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Open Access Nano Express

Morphology-Controllable Synthesis of CeO2on a Pt Electrode

Y Fu12, ZD Wei123*, MB Ji3, L Li3, PK Shen4* and J Zhang3

Author affiliations

1 State Key Laboratory of Power Transmission Equipment & System Security and New Technology, Chongqing University, Chongqing, 400044, China

2 School of Chemistry and Chemical Engineering, Chongqing University, Chongqing, 400044, China

3 School of Material Science and Engineering, Chongqing University, Chongqing, 400044, China

4 The State Key Laboratory of Optoelectronic Materials and Technologies, Sun Yat-Sen University, Guangzhou, 510275, China

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Citation and License

Nanoscale Research Letters 2008, 3:431-434  doi:10.1007/s11671-008-9177-6

The electronic version of this article is the complete one and can be found online at:


Received:13 August 2008
Accepted:11 September 2008
Published:30 September 2008

© 2008 to the authors

Abstract

Nanoscale cerium dioxides with shape of nanoparticles, nanorods, and nanotubes were electrochemically synthesized. The morphology of CeO2was modulated by changing electrode potential and potential direction. CeO2nanorods and CeO2nanotubes were synthesized via the potentiostatic and cyclic voltammeteric methods, respectively. The morphology and structure of the obtained CeO2were characterized by field emission scanning electron microscope (FESEM) and X-ray diffraction (XRD). A possible formation mechanism has been suggested to illuminate the relationship between the preparation condition and the morphology of CeO2.

Keywords:
CeO2; Nanorod; Nanotube; Electrosynthesis

Introduction

The one-dimension (1D) nanostructure has attracted much attention since the discovery of carbon nanotubes (CNTs) in 1952 [1] and has offered great potential for applications in the electric devices, sensors, and others uses [2]. Controlled synthesis of inorganic nanoparticles now is one of the important topics in colloid and material chemistry for their shape-dependent properties and potentials of self-assembly as building blocks-artificial atoms with diverse superstructures and mesocrystals [3,4]. Much effort has been devoted to the design and preparation of nanostructures with different shapes and sizes. The morphology-controllable synthesis of nanostructured metal compounds, such as PbSe [5], ZnO [6,7], In(OH)3[8], SnO2[9], and V2O5[10], has been successfully developed.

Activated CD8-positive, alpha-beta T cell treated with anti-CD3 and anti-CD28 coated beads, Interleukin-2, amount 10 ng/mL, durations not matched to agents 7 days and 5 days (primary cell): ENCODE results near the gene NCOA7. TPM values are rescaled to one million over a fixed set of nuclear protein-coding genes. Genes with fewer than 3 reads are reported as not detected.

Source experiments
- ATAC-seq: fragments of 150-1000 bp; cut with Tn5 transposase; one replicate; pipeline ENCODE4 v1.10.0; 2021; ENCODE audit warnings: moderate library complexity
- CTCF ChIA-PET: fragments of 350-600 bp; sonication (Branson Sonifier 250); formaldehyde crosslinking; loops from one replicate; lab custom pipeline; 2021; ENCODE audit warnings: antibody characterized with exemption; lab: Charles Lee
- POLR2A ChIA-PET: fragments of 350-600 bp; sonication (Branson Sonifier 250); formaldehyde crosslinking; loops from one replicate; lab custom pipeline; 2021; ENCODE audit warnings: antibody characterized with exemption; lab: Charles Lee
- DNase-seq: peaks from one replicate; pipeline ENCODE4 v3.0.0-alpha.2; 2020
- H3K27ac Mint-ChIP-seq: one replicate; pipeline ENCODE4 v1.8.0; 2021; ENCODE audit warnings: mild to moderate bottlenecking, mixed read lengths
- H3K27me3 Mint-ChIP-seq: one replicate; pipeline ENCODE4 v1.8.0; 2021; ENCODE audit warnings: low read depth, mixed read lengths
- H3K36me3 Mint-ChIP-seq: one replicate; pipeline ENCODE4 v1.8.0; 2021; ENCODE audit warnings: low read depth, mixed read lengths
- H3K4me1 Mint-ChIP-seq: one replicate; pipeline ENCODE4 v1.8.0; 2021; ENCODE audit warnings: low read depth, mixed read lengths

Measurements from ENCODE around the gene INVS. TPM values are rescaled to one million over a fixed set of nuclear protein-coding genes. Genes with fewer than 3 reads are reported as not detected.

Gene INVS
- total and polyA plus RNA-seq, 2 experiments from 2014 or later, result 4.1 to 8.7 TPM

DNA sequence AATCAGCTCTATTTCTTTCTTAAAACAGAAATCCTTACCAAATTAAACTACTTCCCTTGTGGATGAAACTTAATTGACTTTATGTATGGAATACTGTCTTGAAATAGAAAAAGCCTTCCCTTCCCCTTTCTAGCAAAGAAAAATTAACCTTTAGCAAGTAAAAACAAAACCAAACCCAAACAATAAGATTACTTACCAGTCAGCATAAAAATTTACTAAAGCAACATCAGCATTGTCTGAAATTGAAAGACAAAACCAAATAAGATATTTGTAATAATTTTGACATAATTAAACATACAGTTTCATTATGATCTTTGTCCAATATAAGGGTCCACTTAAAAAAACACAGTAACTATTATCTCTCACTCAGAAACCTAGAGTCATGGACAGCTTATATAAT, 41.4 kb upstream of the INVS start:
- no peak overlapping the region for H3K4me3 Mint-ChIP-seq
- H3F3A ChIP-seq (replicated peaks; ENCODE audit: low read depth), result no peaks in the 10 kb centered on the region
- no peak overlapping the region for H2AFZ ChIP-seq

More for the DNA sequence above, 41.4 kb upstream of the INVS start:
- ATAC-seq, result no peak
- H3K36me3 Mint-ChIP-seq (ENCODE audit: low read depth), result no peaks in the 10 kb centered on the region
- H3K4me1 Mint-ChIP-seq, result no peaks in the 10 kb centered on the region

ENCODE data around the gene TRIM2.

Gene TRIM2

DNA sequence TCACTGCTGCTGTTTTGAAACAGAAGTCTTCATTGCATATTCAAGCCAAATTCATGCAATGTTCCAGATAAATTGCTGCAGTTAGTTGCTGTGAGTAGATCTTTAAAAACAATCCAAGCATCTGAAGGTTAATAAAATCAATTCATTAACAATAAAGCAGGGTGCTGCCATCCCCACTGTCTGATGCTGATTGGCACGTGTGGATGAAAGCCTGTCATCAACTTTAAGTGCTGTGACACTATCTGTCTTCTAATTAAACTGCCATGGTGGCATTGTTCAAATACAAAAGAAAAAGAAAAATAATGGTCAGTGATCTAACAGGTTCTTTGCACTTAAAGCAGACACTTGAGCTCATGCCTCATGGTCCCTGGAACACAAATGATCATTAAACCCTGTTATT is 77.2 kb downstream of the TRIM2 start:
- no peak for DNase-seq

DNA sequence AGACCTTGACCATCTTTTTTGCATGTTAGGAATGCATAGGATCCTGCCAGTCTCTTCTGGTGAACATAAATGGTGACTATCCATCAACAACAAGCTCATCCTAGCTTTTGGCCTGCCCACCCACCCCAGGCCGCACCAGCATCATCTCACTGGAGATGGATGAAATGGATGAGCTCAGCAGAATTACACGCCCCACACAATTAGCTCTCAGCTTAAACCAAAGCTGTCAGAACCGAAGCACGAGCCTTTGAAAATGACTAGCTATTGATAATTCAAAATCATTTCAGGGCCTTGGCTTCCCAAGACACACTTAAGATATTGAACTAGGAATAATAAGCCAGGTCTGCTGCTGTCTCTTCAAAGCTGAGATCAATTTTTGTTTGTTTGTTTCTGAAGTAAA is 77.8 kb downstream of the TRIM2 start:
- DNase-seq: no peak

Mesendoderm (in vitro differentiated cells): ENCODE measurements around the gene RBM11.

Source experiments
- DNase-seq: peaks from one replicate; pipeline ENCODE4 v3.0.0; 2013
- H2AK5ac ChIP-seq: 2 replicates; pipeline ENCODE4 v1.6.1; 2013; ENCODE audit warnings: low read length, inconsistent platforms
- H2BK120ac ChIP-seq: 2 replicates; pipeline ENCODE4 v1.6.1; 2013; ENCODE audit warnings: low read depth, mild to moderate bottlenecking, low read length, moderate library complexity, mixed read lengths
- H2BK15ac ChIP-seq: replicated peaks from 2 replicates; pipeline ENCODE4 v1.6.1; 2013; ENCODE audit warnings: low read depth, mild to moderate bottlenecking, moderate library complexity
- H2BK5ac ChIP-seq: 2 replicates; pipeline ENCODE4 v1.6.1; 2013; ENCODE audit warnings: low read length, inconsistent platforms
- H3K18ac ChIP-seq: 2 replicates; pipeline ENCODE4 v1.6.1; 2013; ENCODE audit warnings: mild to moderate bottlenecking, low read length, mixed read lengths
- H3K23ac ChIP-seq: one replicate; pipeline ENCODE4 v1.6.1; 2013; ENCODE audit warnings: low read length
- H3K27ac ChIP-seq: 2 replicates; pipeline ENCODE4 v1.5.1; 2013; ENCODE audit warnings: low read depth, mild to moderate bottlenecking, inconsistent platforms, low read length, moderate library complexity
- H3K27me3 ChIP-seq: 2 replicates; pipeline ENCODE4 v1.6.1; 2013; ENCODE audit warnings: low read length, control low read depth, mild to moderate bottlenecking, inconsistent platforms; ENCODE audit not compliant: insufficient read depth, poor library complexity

As one of the most active rare earth materials, ceria (cerium oxide, CeO2) has been extensively used in catalysts, fuel cells, solar cells, and polishing materials [11,12]. Stimulated by promising applications and the fantastic properties, much attention has been directed to the controlled synthesis of CeO2 nanostructured materials. Up to now, several strategies have been demonstrated to fabricate CeO2 nanotubes, such as arc discharge, chemical vapor deposition, template-directed synthesis, and hydrothermal treatment. CeO2 nanostructured materials with ordered mesoporous cerium oxides [13], (100) oriented CeO2 films [14], nanorods [15], nanowires [16], nanotubes [17-19], nanocubes [20], nanospheres [21], and nanobelts [22] have been reported. Most recently, Han et al. [18] reported the production of ceria nanotubes via a two-step procedure, precipitation at 100 °C and aging at 0 °C for 45 days. Tang et al. [19] also reported layer-structured rolling Ce(OH)3 nanotubes through an alkali thermal-treatment process under oxygen-free conditions. Evidently, the methods used for synthesis of CeO2 nanostructured materials are usually complicated and time-consuming. An effective method is necessary for production of high-quality ceria nanotubes in terms of yield, uniformity, and shape control. However, it has been a challenge for the effective synthesis of CeO2 nanostructured materials so far.

In this work, we report for the first time one-step synthesis of CeO2nanoparticles, nanorods, and nanotubes via an electrochemically synthesized route. The morphology was modulated by changing the electric field, strength, and direction. A possible formation mechanism of CeO2nanostructured materials has been suggested to illuminate the relationship between the preparation condition and the morphology of yielded CeO2.

Experimental

Preparation of CeO2Nanostructured Materials

CeO2was potentiostatically and cyclic voltammeterically synthesized on a Pt electrode, and accordingly, the synthesized CeO2are named as ps-CeO2and cv-CeO2, respectively. In the potentiostatically synthesized CeO2, the Pt electrode potential was kept at 1.2 V (versus KOH saturated Hg/HgO) for a length of 30, 85, and 130 s in a bath of 0.05 M Ce(NO3)3 · 6H2O and 0.1 M NH4NO3at room temperature. The pH of the solution was adjusted to 6 by NH4OH. In the cyclic voltammeterically synthesized cerium oxide, CeO2was prepared on a Pt electrode by cycling potential between 0.5 and 1.4 V at a sweep rate of 20, 30, and 50 mV s−1, respectively, for 120 min in the same bath as used in the potentiostatical synthesis.

Morphologies Characterization

XRD analysis of CeO2was carried out on the D/max-1200 diffractometer (Japan) using a Cu KαX-ray source operating at 45 kV and 100 mA, scanning at the rate of 4°/min with an angular resolution of 0.05° of the 2θscan to get the XRD patterns. The morphologies of the CeO2were studied on a FEI Nova 400 field emission scanning electron microscope (FESEM) (Peabody, Netherland).